Star Trek Federation – The First 150 Years Review
A Suggestion for Your First Star Trek Book
Books, books, books. So many books about Star Trek, from technical manuals to novels to short stories to comics; it is all out there. Since the inception of Star Trek, there have been over 850 different publications written about it. With so many to choose from, where do you begin? I have that answer for you. And it is a book I have enjoyed and shared with others. It is Star Trek: Federation – The First 150 Years (first edition: October 2013), authored by David A. Goodman (who has written a number of TV scripts, including for Star Trek: Enterprise, and the Star Trek-themed Futurama episode “Where No Fan Has Gone Before”).
Why this book, you may ask? With the aforementioned knowledge of 850-plus publications out there, why choose this as your first Star Trek book? The book caught my eye when it was first published in 2013, due to how it was packaged – in a beautiful display with an audio recording of Sulu giving an intro to the book. (You can hear the recording on YouTube.) There was an option to purchase the book without the display, which I did; it was the book I wanted.
I did not have any preconceived notions of what the book was to contain, when it arrived. I opened the publication and discovered it to be not a novel of the events of the first 150 years of Star Trek but a detailed account that seemed more like a history book someone might receive in school.
The book is broken down into chapters that cover various eras of Star Trek history. Each era is covered in detail with drawings of events or documents to support the text for each chapter, created by artists such as Joe Corroney, Mark McHaley, Cat Staggs and Jeff Carlisle.
The book begins with a prologue covering in detail the events leading up to Cochrane’s development of warp drive and the events that followed it. Did you know that an eight-year-old Jonathan Archer first met Cochrane at his home and confused him with a refrigerator repairman? The chapter ends with Cochrane, near the end of his life, leaving Earth forever to points unknown (we learn about his whereabouts in the TOS episode “Metamorphosis”).
Chapter 1 covers the entire four seasons of Enterprise, so we all know what happened, but it is a nice recap.
Chapter 2 is the story we all wanted for the last three seasons of Enterprise: the Romulan War. This is the story I wanted to know about. The chapter covers the events of the war, from an attack on Starbase 1 to a treaty of peace between Romulus and Earth.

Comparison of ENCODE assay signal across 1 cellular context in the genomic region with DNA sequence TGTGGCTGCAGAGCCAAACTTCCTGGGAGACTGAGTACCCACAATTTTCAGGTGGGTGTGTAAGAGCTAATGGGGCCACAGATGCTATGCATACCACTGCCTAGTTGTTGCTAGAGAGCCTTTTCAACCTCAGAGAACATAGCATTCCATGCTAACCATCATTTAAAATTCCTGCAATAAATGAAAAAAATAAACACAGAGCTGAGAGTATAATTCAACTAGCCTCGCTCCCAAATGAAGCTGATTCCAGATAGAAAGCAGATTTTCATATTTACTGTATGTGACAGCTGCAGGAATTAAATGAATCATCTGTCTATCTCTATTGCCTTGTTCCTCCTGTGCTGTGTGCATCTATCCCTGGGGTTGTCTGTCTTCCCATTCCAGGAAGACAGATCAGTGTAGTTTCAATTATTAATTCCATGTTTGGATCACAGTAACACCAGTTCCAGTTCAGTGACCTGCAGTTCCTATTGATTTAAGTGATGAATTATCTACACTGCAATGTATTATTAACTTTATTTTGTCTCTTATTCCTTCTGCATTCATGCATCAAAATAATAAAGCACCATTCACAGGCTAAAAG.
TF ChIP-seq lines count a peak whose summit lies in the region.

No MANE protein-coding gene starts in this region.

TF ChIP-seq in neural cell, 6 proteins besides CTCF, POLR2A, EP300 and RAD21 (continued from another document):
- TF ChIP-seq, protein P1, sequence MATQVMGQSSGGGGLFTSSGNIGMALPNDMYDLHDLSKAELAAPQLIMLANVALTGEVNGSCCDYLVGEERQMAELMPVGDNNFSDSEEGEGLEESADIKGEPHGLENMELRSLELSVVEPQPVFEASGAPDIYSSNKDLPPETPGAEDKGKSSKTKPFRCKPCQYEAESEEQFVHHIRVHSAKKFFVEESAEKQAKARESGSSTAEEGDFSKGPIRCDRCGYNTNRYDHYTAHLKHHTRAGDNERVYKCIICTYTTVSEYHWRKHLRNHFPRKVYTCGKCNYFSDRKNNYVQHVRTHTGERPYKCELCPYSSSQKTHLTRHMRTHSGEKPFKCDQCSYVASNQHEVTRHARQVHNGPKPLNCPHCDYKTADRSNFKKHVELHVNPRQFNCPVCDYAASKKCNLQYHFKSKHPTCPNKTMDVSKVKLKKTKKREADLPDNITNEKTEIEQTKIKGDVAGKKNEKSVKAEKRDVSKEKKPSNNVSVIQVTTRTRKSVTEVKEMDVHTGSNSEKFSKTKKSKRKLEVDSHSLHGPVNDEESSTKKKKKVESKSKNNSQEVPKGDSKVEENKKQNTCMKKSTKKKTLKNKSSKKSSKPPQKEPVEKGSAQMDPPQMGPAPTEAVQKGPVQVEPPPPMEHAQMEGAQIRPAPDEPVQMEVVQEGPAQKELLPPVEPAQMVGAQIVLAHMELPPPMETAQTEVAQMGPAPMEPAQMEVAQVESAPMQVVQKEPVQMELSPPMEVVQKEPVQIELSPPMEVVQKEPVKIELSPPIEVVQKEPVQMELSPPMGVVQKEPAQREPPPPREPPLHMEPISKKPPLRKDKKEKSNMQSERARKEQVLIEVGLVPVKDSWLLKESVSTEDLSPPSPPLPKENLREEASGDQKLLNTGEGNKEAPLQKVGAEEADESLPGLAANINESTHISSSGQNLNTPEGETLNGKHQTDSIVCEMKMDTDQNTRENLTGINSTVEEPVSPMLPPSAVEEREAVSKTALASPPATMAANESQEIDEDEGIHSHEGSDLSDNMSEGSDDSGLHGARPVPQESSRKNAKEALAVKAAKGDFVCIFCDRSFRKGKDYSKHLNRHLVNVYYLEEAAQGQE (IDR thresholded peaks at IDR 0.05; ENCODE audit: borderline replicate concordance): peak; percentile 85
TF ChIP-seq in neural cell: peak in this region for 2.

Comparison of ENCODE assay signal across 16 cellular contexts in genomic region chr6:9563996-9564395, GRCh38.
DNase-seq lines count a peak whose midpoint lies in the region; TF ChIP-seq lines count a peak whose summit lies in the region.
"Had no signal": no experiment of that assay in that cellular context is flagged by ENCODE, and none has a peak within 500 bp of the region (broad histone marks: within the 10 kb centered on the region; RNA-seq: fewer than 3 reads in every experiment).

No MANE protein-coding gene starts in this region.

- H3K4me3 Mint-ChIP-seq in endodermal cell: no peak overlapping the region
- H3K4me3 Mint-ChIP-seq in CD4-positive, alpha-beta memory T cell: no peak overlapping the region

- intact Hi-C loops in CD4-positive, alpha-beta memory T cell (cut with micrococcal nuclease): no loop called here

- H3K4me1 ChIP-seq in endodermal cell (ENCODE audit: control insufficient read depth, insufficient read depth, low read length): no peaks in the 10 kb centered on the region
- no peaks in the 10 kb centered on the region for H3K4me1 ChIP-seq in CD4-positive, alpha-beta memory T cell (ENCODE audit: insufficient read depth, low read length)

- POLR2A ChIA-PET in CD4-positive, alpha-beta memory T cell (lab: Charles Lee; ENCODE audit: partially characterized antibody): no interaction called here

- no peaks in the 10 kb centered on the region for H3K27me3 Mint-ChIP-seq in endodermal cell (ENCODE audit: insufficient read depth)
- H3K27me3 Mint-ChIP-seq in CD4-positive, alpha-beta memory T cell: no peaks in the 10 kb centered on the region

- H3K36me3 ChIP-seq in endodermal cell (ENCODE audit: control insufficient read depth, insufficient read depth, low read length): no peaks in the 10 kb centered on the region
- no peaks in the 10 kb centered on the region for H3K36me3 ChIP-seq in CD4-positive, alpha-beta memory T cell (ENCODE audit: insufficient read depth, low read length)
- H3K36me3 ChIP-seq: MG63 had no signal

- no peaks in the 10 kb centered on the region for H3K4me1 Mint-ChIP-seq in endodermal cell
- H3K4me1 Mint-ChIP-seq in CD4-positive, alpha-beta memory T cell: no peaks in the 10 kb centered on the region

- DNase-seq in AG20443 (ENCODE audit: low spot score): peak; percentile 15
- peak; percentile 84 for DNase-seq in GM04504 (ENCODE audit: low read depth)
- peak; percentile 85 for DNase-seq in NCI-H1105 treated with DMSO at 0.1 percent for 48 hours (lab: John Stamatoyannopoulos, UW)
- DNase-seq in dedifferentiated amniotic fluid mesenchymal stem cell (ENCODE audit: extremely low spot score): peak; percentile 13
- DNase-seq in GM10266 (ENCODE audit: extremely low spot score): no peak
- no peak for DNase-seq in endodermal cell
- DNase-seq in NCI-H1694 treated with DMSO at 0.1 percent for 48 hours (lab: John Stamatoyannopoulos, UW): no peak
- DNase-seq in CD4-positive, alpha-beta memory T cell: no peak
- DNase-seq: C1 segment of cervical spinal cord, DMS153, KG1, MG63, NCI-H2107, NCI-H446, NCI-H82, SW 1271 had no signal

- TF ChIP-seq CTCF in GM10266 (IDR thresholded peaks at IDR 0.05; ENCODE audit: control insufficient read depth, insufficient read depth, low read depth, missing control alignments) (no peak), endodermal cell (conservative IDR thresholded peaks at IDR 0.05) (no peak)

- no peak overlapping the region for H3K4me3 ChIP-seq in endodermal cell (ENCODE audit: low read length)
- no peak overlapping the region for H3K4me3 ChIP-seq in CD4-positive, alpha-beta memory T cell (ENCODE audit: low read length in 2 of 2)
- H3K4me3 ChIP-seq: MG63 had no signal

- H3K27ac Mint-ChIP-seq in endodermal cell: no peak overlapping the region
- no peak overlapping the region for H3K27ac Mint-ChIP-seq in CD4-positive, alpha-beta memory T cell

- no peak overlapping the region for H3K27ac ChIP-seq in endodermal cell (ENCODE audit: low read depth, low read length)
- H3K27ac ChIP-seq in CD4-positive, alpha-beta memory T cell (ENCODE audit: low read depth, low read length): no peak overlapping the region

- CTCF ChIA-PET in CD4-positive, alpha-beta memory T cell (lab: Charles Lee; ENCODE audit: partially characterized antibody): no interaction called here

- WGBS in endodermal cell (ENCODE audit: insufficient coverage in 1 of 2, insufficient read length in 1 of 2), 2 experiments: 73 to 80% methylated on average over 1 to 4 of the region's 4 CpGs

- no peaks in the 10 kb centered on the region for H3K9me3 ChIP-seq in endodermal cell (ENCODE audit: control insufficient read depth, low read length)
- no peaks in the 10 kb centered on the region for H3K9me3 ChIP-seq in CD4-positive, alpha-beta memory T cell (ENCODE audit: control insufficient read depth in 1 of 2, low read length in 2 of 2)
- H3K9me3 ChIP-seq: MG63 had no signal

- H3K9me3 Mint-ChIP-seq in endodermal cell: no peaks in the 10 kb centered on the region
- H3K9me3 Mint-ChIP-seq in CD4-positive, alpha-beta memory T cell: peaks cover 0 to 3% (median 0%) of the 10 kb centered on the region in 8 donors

For a more detailed account of the Romulan War, I highly recommend the two Enterprise books about the war: Beneath the Raptor’s Wing and To Brave the Storm. After reading this chapter, I looked up those books and purchased them. However, I do also recommend reading the books The Good That Men Do and Kobayashi Maru beforehand, to learn the events that lead up to the war.
Chapter 3 covers the creation of the Federation, Starfleet Command, the building of the Constitution-class of starships and our beloved Enterprise NCC-1701. It tells us about who Robert April was and how he became its first captain, how the second Constitution-class ship was launched first under his command, and that he invited only one guest to the event, Jonathan Archer, aged 133. According to this account, April was proud of the exploits of Archer and wanted him to be there at the launch, but sadly, the next day, Archer passed away.
Chapter 4 covers the years leading up to the birth of James T. Kirk. Much of the first part of the chapter covers a lot of the events of April’s tenure as captain and that of the man to follow him in the center seat, Christopher Pike. It then covers the early parts of Kirk’s career in Starfleet and then as captain of the Enterprise.
The last chapter covers the events as seen in TOS from the TV series and the films, ending with Star Trek VI: The Undiscovered Country. There is a beautifully written eulogy to Kirk in the book and it ends with the words, “I am happy to have had him as my friend.” It does not indicate who reads it, but from those words, I believe it was said by Spock at his funeral. It does not go into details of his death, as the characters in TNG are not covered in this book.
The book ends with Solkar, who was there to meet Cochrane on that faithful day, April 5th, 2063, saying that he and Cochrane had established a link when they had first shaken hands. Solkar still believes that the link continues to exist, as if Cochrane never died in space (again, a link to the episode “Metamorphosis”).
As with any good history book, there are selected bibliographies listed in the back that support the writings in the five chapters. Of course, the listed sources don’t actually exist, but it still gives credence to what is written in the book.
My overall opinion of the book is that it is a wonderful way for a beginner to appreciate all that is Star Trek. My regret is that this is only the first 150 years. I had hoped that a follow-up book would be created in the last eight years since its original publication. There is so much more history to be covered after the death of Kirk, in a book like this. Until then, we have TNG, DS9 and Voyager to watch and enjoy and to help a beginner learn more about the other history of Star Trek.